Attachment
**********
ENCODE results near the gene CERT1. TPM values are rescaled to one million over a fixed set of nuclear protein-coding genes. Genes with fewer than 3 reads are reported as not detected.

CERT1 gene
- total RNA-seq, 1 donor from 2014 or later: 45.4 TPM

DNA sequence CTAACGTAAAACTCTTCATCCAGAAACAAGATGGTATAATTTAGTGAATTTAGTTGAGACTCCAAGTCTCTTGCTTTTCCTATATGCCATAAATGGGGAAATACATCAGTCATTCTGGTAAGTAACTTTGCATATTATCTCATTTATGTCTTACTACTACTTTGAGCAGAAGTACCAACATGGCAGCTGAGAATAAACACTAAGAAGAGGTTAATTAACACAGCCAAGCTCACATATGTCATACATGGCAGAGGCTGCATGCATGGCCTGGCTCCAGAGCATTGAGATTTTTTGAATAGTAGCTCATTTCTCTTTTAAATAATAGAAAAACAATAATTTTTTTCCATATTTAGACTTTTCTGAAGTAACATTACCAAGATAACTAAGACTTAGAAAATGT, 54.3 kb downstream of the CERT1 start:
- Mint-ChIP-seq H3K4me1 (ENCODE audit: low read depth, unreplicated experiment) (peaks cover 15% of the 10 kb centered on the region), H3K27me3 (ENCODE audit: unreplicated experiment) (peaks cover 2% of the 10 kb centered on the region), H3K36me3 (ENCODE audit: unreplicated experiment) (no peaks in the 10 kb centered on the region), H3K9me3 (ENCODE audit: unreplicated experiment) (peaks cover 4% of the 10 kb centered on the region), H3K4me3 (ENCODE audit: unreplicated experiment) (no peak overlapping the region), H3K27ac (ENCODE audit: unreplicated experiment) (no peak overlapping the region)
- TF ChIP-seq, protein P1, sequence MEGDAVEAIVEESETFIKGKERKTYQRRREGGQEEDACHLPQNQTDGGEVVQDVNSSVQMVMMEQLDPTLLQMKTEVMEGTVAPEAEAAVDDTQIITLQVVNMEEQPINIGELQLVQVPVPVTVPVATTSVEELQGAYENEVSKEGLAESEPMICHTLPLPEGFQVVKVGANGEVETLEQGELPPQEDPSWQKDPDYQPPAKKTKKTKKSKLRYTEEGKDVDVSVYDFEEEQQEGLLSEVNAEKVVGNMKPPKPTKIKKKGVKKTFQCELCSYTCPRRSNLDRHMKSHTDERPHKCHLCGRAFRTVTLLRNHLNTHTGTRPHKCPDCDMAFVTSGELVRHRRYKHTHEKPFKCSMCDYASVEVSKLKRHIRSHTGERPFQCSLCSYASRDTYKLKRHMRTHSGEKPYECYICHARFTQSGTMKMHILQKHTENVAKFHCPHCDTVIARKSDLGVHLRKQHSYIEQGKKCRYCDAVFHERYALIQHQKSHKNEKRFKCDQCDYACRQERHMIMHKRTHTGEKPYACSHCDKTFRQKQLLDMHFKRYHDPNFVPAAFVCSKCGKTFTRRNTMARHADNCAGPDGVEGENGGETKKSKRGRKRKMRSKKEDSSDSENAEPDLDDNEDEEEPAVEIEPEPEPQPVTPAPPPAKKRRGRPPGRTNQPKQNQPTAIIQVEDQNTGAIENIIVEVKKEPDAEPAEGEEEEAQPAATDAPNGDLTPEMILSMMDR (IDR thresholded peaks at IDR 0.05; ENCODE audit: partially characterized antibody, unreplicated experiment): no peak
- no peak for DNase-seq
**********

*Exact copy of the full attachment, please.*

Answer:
ENCODE results near the gene CERT1. TPM values are rescaled to one million over a fixed set of nuclear protein-coding genes. Genes with fewer than 3 reads are reported as not detected.

CERT1 gene
- total RNA-seq, 1 donor from 2014 or later: 45.4 TPM

DNA sequence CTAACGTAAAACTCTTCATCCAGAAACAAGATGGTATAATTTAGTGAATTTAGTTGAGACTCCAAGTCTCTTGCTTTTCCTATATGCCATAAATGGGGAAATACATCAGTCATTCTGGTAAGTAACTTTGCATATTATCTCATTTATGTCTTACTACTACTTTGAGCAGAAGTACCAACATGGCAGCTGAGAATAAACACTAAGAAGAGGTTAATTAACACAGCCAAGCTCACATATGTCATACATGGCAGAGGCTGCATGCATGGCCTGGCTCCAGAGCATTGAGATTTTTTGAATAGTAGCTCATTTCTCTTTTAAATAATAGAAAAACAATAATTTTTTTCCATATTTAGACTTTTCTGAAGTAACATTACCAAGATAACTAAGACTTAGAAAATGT, 54.3 kb downstream of the CERT1 start:
- Mint-ChIP-seq H3K4me1 (ENCODE audit: low read depth, unreplicated experiment) (peaks cover 15% of the 10 kb centered on the region), H3K27me3 (ENCODE audit: unreplicated experiment) (peaks cover 2% of the 10 kb centered on the region), H3K36me3 (ENCODE audit: unreplicated experiment) (no peaks in the 10 kb centered on the region), H3K9me3 (ENCODE audit: unreplicated experiment) (peaks cover 4% of the 10 kb centered on the region), H3K4me3 (ENCODE audit: unreplicated experiment) (no peak overlapping the region), H3K27ac (ENCODE audit: unreplicated experiment) (no peak overlapping the region)
- TF ChIP-seq, protein P1, sequence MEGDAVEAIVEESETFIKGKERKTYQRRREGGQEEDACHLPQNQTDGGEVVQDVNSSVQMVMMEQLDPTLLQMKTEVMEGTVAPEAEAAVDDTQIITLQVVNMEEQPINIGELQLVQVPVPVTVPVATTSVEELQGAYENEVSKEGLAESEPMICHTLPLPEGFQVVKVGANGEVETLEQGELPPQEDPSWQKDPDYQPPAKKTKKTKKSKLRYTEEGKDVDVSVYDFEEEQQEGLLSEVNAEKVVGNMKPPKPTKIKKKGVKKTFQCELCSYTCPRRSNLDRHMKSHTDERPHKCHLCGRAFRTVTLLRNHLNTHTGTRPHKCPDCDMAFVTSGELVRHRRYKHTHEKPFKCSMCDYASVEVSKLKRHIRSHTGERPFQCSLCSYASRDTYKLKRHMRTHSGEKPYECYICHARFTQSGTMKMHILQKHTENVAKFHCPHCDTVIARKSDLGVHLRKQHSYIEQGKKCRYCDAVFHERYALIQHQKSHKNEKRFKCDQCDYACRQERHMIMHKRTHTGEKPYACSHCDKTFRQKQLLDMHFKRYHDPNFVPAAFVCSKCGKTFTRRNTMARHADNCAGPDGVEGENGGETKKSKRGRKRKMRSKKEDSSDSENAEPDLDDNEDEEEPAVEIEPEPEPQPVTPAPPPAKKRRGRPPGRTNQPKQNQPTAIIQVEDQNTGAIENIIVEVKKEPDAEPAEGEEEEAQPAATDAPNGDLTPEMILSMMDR (IDR thresholded peaks at IDR 0.05; ENCODE audit: partially characterized antibody, unreplicated experiment): no peak
- no peak for DNase-seq